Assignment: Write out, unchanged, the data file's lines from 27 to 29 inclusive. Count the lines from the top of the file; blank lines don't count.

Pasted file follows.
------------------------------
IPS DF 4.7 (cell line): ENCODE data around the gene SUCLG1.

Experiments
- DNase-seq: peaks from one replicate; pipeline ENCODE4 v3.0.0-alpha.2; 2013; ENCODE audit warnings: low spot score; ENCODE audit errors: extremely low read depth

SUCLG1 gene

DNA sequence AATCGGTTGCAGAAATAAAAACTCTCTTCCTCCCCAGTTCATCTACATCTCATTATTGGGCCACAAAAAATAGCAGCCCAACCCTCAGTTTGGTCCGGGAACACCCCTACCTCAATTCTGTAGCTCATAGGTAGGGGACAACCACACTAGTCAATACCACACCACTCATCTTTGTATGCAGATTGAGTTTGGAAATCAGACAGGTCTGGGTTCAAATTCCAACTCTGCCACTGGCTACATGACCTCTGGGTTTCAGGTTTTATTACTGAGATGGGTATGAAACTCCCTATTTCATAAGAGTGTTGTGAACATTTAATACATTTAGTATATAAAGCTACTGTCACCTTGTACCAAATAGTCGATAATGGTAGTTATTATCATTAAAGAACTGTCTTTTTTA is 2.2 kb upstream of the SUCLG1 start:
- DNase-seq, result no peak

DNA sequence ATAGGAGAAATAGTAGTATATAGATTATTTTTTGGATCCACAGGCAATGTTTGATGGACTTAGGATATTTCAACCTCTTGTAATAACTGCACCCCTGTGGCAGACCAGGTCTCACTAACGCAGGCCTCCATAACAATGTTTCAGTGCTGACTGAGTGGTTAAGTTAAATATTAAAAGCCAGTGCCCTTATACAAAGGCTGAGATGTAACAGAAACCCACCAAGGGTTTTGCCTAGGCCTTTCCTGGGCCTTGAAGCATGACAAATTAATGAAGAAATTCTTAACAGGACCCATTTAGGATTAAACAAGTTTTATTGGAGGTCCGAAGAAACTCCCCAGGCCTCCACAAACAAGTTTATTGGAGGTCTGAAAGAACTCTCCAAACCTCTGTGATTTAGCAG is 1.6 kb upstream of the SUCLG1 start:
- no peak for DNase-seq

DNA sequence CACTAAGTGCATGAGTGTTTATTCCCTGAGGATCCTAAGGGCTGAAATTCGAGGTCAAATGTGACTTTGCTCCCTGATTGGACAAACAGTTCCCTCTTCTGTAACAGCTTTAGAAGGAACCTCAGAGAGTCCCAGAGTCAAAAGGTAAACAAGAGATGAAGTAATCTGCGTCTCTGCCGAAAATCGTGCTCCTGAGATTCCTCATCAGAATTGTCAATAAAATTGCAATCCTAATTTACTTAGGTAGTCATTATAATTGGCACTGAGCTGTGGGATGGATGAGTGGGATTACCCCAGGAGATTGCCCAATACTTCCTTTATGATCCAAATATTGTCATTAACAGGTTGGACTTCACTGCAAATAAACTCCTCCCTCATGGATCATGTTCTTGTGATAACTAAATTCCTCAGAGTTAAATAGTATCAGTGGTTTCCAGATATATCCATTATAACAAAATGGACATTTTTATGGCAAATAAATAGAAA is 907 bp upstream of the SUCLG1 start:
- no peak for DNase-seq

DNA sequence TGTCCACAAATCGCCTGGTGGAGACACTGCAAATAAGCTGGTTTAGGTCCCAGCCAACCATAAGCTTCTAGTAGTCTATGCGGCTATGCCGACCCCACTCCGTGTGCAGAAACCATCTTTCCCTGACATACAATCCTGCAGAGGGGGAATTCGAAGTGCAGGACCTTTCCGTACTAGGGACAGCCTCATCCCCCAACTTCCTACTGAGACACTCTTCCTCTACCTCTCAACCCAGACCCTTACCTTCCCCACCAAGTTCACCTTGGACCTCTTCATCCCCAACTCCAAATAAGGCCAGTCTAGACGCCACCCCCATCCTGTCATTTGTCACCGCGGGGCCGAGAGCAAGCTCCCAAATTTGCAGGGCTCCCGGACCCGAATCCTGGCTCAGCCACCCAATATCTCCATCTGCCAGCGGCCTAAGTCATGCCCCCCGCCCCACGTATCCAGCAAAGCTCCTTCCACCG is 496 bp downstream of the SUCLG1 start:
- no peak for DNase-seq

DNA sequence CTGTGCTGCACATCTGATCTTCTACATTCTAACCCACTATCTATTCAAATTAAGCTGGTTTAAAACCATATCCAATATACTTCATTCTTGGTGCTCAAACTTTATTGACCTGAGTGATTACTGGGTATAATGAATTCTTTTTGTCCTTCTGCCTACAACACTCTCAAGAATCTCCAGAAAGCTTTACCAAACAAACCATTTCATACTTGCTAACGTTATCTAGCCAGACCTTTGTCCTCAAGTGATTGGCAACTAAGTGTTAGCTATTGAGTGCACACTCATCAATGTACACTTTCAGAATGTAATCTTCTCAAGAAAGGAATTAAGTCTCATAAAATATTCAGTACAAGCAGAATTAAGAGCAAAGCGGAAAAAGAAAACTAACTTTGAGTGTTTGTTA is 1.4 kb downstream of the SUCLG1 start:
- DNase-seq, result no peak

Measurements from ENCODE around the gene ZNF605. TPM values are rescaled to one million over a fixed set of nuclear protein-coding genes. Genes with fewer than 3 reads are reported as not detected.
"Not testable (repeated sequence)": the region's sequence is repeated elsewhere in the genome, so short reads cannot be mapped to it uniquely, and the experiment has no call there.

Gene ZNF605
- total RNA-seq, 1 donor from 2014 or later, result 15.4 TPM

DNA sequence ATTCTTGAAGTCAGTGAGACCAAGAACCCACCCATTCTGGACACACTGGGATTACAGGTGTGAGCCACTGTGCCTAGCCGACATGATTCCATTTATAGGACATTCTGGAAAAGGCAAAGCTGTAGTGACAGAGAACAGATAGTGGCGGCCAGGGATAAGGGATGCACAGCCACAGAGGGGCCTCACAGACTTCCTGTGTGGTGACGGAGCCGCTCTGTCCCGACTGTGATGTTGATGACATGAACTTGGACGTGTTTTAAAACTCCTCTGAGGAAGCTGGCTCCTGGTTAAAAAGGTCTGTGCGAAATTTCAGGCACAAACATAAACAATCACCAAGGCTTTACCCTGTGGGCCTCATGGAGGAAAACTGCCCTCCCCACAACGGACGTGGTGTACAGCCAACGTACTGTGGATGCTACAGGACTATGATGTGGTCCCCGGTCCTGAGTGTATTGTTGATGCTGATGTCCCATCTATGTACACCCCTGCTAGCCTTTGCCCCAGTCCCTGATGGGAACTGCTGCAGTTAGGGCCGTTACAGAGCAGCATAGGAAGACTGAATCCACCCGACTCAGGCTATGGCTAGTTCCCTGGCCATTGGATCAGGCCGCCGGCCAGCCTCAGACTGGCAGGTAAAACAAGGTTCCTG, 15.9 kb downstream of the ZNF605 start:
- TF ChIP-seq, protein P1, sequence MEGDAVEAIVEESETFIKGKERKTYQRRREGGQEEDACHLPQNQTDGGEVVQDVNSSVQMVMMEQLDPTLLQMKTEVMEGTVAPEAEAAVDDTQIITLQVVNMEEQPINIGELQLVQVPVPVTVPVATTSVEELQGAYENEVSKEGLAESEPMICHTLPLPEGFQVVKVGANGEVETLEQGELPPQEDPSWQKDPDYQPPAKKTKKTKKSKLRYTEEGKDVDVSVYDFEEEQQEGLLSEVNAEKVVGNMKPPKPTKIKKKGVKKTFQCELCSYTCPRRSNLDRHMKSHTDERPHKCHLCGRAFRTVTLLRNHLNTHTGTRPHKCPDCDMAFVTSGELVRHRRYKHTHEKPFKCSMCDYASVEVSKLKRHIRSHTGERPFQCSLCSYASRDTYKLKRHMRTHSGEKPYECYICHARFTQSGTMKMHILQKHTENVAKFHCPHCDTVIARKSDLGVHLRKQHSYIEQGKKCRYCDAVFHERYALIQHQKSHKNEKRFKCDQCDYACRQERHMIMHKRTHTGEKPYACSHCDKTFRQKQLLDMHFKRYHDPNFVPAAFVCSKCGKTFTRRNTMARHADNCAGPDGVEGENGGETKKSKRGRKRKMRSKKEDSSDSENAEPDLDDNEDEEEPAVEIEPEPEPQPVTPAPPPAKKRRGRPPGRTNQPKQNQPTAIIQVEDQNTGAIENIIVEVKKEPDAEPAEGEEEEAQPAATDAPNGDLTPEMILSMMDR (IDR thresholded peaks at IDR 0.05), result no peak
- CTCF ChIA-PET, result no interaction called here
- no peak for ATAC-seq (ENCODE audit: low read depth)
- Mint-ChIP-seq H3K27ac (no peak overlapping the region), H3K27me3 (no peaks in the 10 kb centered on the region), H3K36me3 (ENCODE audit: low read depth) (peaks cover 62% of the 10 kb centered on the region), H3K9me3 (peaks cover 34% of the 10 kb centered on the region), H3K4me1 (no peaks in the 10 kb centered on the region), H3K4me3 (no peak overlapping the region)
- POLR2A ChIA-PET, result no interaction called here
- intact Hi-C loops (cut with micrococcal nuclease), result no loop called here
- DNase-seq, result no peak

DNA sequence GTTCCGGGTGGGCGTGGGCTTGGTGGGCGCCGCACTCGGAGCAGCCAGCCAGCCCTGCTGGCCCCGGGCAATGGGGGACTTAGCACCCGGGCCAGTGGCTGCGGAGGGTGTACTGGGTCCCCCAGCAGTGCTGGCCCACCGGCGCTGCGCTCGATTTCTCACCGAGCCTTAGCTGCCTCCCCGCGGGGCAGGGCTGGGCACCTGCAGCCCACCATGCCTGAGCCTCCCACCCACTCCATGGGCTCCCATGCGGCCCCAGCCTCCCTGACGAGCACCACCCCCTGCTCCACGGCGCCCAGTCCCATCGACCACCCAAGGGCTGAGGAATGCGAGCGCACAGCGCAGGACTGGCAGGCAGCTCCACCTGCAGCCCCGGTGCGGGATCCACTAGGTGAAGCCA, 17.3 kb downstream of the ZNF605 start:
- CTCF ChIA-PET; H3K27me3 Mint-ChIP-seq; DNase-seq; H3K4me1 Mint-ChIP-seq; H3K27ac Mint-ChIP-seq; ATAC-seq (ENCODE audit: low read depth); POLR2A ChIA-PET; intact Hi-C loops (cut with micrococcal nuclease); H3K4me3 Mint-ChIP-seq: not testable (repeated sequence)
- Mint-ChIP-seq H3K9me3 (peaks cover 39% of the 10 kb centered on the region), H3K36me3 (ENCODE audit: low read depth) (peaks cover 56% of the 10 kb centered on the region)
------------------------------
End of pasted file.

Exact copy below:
DNA sequence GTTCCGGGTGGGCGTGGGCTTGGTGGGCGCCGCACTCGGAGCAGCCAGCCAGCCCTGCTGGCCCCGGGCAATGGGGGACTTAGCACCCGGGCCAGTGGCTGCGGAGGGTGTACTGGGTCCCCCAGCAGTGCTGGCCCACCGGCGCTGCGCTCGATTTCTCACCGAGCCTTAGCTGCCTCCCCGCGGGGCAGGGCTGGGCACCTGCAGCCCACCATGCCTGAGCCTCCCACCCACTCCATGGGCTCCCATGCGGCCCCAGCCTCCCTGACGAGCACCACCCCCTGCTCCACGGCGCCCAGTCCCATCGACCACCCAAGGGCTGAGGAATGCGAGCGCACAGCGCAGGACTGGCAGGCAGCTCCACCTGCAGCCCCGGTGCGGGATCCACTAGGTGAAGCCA, 17.3 kb downstream of the ZNF605 start:
- CTCF ChIA-PET; H3K27me3 Mint-ChIP-seq; DNase-seq; H3K4me1 Mint-ChIP-seq; H3K27ac Mint-ChIP-seq; ATAC-seq (ENCODE audit: low read depth); POLR2A ChIA-PET; intact Hi-C loops (cut with micrococcal nuclease); H3K4me3 Mint-ChIP-seq: not testable (repeated sequence)
- Mint-ChIP-seq H3K9me3 (peaks cover 39% of the 10 kb centered on the region), H3K36me3 (ENCODE audit: low read depth) (peaks cover 56% of the 10 kb centered on the region)